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Amalia Nathansohn Freud (18 August 1835 – 12 September 1930) was the third wife of Jacob Freud and mother of Sigmund Freud. She was born Amalia Nathansohn in Brody, Kingdom of Galicia and Lodomeria and grew up in Odessa, Kherson Governorate where her mother was from (both cities located in modern Ukraine since 1939). Amalia Freud died in Vienna, First Austrian Republic at the age of 95 from tuberculosis.

Contents

1 Children 2 Character

2.1 Relationship with eldest son

3 See also 4 References 5 External links

Children[edit] Amalia was 20 years of age when she gave birth to Sigmund[1] (6 May 1856 – 23 September 1939) (named Sigismund). Amalia went on to give birth to seven more children (Julius, Anna, Rosa, Marie, Adolfine, Paula and Alexander), born in the following order:

Julius (April 1857 – December 1857) Anna (December 31, 1858 – March 11, 1955) Regine Debora (Rosa) (March 21, 1860 – deported to Treblinka September 23, 1942) Marie (Mitzi) (March 22, 1861 – deported to Treblinka September 23, 1942) Esther Adolfine (Dolfi) (July 23, 1862 – Theresienstadt February 5, 1943) Pauline Regine (Pauli) (May 3, 1864 – deported to Treblinka September 23, 1942) Alexander Gotthold Efraim (April 19, 1866 – April 23, 1943)[2]

Character[edit] Amalia was considered by her grandchildren to be an intelligent, strong-willed, quick-tempered but egotistical personality.[3] Ernest Jones saw her as lively and humorous, with a strong attachment to her eldest son whom she called "mein goldener Sigi".[4] Relationship with eldest son[edit] Just as Amalia idolised her eldest son, so there is evidence that the latter in turn idealised his mother, whose domineering hold over his life he never fully analysed.[5] Late in life he would term the mother-son relationship "the most perfect, the most free from ambivalence of all human relationships. A mother can transfer to her son the ambition she has been obliged to suppress in herself".[6] His tendency to split off and repudiate hostile elements in the relationship would be repeated with significant figures in his life such as his fiancée and Wilhelm Fliess.[7] See also[edit]

Freud family

References[edit]

^ [1] ^ [2] ^ Peter Gay, Freud (1989) p. 504 ^ Ernest Jones, The Life and Work of Sigmund Freud (1964) p. 32-3 ^ Peter Gay, Freud (1989) p. 11 and p. 503-5 ^ Sigmund Freud, New Introductory Lectures on psychoanalysis (1991) p. 168 ^ Richard Stevens, Sigmund Freud (2008) p. 144-6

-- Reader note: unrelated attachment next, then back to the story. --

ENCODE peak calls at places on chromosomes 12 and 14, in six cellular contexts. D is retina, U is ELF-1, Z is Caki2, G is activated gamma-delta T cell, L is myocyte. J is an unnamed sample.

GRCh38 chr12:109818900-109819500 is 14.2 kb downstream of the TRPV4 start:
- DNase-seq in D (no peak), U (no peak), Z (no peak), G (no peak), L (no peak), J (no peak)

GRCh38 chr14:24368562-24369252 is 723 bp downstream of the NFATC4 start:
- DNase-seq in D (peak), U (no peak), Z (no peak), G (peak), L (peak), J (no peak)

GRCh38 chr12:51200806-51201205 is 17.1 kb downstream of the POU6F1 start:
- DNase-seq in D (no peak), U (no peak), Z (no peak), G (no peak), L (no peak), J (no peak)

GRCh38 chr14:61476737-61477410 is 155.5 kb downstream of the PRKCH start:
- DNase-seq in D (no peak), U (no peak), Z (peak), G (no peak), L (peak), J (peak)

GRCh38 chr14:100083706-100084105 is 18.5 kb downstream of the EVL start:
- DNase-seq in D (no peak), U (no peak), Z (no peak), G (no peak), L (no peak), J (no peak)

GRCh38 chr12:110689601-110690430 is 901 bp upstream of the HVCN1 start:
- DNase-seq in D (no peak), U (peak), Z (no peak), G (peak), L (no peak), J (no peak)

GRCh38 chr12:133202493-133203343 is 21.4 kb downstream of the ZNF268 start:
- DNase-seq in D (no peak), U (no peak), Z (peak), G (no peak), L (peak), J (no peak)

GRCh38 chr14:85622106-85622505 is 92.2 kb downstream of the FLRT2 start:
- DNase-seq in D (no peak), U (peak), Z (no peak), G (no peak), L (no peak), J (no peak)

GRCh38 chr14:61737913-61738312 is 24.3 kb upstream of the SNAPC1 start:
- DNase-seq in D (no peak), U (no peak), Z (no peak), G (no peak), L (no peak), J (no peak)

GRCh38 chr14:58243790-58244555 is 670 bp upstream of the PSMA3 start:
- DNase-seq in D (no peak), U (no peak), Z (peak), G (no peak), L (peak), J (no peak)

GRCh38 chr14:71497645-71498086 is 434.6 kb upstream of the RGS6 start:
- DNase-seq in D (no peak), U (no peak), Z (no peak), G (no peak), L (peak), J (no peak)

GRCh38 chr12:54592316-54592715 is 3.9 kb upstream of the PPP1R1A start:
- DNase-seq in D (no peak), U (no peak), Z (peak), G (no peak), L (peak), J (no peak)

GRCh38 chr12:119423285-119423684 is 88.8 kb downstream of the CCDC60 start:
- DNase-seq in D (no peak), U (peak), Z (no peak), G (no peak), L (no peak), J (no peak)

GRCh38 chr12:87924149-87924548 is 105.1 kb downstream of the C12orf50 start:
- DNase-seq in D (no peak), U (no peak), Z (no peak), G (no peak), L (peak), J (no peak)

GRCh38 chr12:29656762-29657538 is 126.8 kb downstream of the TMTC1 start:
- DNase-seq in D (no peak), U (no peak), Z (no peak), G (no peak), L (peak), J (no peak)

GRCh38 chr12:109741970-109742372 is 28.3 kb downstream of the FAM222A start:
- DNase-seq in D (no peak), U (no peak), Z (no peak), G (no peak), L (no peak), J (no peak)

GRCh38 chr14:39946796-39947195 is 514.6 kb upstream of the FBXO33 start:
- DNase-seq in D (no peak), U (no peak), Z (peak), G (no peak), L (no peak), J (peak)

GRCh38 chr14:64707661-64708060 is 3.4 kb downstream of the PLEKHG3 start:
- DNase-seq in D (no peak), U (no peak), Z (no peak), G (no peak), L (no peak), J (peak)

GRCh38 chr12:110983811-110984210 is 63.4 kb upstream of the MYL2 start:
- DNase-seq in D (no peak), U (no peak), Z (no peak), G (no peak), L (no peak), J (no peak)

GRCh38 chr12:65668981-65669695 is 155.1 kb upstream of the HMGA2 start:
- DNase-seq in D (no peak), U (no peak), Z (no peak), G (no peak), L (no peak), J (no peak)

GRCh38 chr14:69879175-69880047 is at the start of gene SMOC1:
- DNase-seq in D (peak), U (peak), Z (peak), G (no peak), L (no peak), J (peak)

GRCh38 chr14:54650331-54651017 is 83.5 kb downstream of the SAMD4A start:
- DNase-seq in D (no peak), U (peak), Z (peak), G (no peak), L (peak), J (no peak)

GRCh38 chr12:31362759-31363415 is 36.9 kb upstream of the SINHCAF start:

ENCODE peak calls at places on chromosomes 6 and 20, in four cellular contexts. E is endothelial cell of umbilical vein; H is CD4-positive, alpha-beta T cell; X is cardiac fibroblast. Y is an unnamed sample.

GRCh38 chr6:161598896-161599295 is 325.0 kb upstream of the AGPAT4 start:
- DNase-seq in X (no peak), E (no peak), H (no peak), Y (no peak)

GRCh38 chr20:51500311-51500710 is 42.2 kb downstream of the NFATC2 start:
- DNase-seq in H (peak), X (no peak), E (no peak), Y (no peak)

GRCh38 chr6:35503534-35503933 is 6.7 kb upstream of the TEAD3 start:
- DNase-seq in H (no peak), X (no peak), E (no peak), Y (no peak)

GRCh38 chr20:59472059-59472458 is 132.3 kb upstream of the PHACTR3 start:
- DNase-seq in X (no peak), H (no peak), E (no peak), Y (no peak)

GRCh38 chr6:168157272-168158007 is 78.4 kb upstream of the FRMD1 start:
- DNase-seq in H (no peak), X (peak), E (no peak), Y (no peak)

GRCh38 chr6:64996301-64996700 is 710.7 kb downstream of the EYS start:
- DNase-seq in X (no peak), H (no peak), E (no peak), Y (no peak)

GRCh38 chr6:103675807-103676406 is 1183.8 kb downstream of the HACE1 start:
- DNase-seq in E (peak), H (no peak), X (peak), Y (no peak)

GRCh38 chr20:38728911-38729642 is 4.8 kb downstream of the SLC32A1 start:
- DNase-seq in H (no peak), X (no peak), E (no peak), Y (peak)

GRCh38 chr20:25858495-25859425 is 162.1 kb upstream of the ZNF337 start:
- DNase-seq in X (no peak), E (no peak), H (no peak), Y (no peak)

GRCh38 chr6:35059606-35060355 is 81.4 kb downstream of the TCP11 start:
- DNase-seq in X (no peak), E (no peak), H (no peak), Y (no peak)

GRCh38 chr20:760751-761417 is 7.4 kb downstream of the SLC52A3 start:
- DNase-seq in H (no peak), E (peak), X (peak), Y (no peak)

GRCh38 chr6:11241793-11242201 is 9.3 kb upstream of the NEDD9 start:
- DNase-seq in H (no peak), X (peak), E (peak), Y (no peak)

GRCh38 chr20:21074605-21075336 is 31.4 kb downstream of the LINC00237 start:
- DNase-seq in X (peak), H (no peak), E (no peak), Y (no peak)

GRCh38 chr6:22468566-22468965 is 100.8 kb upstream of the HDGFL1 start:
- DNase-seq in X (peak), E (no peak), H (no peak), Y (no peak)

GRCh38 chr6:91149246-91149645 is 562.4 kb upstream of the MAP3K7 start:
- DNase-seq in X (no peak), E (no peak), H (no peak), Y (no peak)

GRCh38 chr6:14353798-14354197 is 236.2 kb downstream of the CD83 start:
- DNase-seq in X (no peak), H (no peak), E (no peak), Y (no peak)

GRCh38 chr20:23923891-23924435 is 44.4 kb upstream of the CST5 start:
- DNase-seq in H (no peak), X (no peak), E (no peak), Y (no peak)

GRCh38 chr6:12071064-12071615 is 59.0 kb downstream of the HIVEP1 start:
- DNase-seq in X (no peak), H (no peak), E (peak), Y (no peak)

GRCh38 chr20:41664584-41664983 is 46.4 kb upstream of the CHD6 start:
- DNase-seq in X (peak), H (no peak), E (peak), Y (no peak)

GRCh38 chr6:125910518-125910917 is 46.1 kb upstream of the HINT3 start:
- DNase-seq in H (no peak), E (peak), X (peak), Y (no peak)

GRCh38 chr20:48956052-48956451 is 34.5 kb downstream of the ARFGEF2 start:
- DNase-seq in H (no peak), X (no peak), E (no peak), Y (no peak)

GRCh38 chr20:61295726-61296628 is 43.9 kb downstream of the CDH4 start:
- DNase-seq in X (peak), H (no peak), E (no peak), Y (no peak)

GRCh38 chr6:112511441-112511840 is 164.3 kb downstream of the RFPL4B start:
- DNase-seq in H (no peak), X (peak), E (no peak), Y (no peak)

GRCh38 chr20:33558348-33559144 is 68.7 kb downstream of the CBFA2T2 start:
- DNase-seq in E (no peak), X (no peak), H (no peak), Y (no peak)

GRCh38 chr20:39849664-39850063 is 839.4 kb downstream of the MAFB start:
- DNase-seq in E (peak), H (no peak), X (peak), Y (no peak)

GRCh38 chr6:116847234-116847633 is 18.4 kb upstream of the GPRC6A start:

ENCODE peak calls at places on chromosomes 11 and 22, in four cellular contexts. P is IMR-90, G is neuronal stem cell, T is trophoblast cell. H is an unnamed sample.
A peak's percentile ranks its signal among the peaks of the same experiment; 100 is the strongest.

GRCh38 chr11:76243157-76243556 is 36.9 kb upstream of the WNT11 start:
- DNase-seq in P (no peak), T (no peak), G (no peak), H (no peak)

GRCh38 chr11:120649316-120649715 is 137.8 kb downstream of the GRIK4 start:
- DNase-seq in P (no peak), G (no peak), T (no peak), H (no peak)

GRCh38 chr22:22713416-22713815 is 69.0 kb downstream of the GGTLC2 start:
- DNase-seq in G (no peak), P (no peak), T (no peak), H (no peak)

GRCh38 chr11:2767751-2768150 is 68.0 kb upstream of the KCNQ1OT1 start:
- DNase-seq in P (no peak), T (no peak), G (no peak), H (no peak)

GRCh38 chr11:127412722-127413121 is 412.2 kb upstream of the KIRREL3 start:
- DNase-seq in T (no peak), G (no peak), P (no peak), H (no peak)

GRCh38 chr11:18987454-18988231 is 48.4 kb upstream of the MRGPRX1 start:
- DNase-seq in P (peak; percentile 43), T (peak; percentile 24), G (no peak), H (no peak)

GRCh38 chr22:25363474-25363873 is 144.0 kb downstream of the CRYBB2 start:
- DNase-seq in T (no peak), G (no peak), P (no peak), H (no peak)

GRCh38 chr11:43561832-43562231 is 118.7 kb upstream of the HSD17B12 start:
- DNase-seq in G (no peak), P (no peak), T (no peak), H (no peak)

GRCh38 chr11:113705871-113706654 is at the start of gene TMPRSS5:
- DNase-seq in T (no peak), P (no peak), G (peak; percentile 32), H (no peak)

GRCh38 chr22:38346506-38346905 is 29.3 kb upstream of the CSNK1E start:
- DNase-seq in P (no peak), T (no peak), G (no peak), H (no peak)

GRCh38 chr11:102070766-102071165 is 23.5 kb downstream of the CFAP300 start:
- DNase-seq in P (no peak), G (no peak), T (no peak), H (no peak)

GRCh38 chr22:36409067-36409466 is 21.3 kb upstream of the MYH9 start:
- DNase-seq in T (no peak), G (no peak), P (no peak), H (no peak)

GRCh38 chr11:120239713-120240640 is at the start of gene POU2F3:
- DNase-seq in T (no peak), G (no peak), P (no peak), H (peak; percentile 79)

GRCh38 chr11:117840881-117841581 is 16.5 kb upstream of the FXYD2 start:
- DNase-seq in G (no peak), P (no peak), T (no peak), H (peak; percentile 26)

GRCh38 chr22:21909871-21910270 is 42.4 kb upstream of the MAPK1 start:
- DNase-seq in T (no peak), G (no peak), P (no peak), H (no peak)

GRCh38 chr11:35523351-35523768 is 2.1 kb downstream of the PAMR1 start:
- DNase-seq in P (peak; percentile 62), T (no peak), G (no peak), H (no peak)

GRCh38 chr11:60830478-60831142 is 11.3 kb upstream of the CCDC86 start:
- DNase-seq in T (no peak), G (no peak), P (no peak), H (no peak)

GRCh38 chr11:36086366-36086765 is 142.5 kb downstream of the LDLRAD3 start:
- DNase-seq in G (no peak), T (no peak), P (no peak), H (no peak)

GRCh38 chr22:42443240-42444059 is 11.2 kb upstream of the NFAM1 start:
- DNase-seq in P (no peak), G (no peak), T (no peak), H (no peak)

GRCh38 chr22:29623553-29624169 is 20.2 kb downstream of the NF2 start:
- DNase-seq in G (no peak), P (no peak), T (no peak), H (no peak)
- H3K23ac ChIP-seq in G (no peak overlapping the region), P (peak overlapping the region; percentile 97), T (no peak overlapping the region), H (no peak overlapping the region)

External links[edit]

Freud and his mother Freud and his mother Amalia, in her apartment in Vienna, May 5, 1926

v t e

Sigmund Freud

Books

On Aphasia Civilization and Its Discontents The Ego and the Id The Future of an Illusion Group Psychology and the Analysis of the Ego The History of the Psychoanalytic Movement The Interpretation of Dreams (including On Dreams) Introduction to Psychoanalysis Moses and Monotheism The Psychopathology of Everyday Life The Question of Lay Analysis Studies on Hysteria Jokes and Their Relation to the Unconscious Totem and Taboo

Essays

"The Aetiology of Hysteria" Beyond the Pleasure Principle Creative Writers and Day-Dreaming Delusion and Dream in Jensen's Gradiva Dostoevsky and Parricide Leonardo da Vinci, A Memory of His Childhood Medusa's Head Mourning and Melancholia On Narcissism Some Character-Types Met with in Psycho-Analytic Work Thoughts for the Times on War and Death Three Essays on the Theory of Sexuality

Case studies

"Dora" (Ida Bauer) Emma Eckstein Herbert Graf ("Little Hans") Irma's injection "Anna O." (Bertha Pappenheim) "Rat Man" Sergei Pankejeff ("Wolfman") Daniel Paul Schreber

Family

Amalia Freud (mother) Jacob Freud (father) Martha Bernays (wife) Anna Freud (daughter) Ernst L. Freud (son) Edward Bernays (nephew) Clement Freud (grandson) Lucian Freud (grandson) Walter Freud (grandson)

Cultural depictions

Mahler on the Couch (2010 film) A Dangerous Method (2011 film)

Other

Bibliography Archives Vienna home and museum London home and museum

statue

Freudian slip Humor Inner circle Neo-Freudianism Views on homosexuality Religious views

Authority control

WorldCat Identities VIAF: 35266616 LCCN: n88060706 ISNI: 0000 0000 6676 5373 GND: 119440806 SNAC: w6tj18bz

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